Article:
media.
MATERIALS AND METHODS
PARTICIPANTS AND DESIGN
Participants were selected from a pool of 439 students (101 males,
318 females, 20 not disclosed) of mean age 22.06 years (SD =6.25)
on the basis of a 10-item modified version of the Harvard Group
Scale of Hypnotic Susceptibility, Form A (HGSHS:A; Shor and Orne,
1962). High scorers (participants who scored 7 or greater) and
low scorers (participants who scored 3 or less) were invited to
participate in the current experiment, which also included an 11-
item modified version of the Stanford Hypnotic Susceptibility Scale,
Form C (SHSS:C; Weitzenhoffer and Hilgard, 1962)1in the same
session. Participants received payment ($20 for 1.5 h) for their
1The 10-item modified HGSHS:A included: head falling, eye closure, hand lower-
ing, finger lock, moving hands together,communication inhibition, experiencing of
fly, eye catalepsy, posthypnotic suggestion, and posthypnotic amnesia; arm rigidity
and arm immobilization items were removed to ensure that the procedure could
be conducted within the time limits of a1hclass. The 11-item tailored SHSS:C
involvement. A total of 51 participants (16 males, 35 females)
of mean age 21.92 years (SD =6.10) completed this session.
Only participants who scored in the range 7–11 (highs)or03
(lows) on both the HGSHS:A and SHSS:C were included in the
analyses.
The final sample consisted of 22 highs (8 males, 14 females)
of mean age 21.32 years (SD =3.85), and 20 lows (7 males, 13
females) of mean age 21.15 years (SD =5.28). Highs had a mean
score of 8.05 (SD =0.90) on the HGSHS:A and 8.91 (SD =1.23)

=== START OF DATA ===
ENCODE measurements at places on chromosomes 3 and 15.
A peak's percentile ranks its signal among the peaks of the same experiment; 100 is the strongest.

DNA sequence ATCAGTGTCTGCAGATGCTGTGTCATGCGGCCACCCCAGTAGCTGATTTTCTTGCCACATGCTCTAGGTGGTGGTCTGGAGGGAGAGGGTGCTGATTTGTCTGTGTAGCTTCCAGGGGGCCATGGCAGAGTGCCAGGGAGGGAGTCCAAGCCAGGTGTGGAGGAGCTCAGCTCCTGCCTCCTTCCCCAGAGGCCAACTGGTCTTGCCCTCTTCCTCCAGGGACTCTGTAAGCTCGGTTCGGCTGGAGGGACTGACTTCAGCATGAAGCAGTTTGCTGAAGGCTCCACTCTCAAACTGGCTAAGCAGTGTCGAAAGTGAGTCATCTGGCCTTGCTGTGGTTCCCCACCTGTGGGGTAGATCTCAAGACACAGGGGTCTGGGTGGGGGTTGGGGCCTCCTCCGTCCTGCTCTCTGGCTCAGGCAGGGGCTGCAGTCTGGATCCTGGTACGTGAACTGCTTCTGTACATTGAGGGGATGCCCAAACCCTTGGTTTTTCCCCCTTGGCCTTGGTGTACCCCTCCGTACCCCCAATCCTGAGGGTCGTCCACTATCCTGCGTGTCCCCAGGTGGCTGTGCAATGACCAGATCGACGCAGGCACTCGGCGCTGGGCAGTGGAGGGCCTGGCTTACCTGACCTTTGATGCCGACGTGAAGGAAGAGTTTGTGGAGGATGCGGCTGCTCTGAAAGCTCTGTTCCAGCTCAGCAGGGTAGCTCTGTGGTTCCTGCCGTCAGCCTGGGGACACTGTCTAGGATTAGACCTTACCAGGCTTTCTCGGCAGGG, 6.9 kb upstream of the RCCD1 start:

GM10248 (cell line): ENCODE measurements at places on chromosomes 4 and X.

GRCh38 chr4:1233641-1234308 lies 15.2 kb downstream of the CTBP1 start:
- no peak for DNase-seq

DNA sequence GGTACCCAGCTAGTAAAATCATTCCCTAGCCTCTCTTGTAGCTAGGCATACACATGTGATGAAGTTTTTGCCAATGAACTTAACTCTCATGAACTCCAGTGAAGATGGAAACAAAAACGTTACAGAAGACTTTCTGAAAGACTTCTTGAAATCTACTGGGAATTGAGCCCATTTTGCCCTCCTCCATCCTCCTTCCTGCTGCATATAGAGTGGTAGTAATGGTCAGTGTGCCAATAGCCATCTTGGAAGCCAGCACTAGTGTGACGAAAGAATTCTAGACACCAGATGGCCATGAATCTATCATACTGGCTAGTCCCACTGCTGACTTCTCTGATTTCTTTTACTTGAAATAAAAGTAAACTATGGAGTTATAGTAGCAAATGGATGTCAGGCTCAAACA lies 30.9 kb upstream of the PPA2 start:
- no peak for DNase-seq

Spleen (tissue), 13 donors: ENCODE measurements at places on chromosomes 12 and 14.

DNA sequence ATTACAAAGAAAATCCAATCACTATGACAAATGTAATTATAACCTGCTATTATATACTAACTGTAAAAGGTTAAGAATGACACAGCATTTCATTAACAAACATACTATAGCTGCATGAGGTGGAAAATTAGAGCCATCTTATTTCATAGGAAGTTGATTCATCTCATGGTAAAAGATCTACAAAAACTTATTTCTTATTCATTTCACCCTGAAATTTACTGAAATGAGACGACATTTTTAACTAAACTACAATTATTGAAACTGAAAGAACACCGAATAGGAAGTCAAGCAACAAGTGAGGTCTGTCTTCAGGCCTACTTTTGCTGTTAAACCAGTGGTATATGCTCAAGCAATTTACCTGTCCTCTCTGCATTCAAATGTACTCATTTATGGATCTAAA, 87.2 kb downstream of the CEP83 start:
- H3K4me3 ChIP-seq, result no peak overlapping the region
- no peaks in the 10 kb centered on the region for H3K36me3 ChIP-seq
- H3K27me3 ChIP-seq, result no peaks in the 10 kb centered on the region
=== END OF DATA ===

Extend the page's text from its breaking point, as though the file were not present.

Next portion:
on the SHSS:C. Lows had a mean score of 1.60 (SD =1.19) on
the HGSHS:A and 1.55 (SD =1.19) on the SHSS:C. Participants
weretestedina2(hypnotisability: high vs. low) ×2 (suggestion:
impaired self-face recognition vs. impaired general-face recog-
nition) between-subjects design. Participants were asked not to
participate if they had any ongoing psychological condition, prob-
lems with substance abuse, or if they had ever suffered a serious
head injury or neurological illness. All participants provided writ-
ten informed consent. Research was approved by the Macquarie
University Human Research Ethics Committee.
MATERIALS AND PROCEDURE
The hypnotist tested participants individually in a 90 mins ses-
sion. This session consisted of an experimental session and a
postexperimental inquiry. Both the experimental session and the
postexperimental inquiry were recorded using a video camera.
Experimental session
Before the experiment, the hypnotist briefly explained the exper-
iment and obtained participants’ informed consent. Next, the
hypnotist took participants’ photograph using a digital camera.
The hypnotist then printed the photograph, unbeknownst to par-
ticipants, who were occupied completing payment forms. To do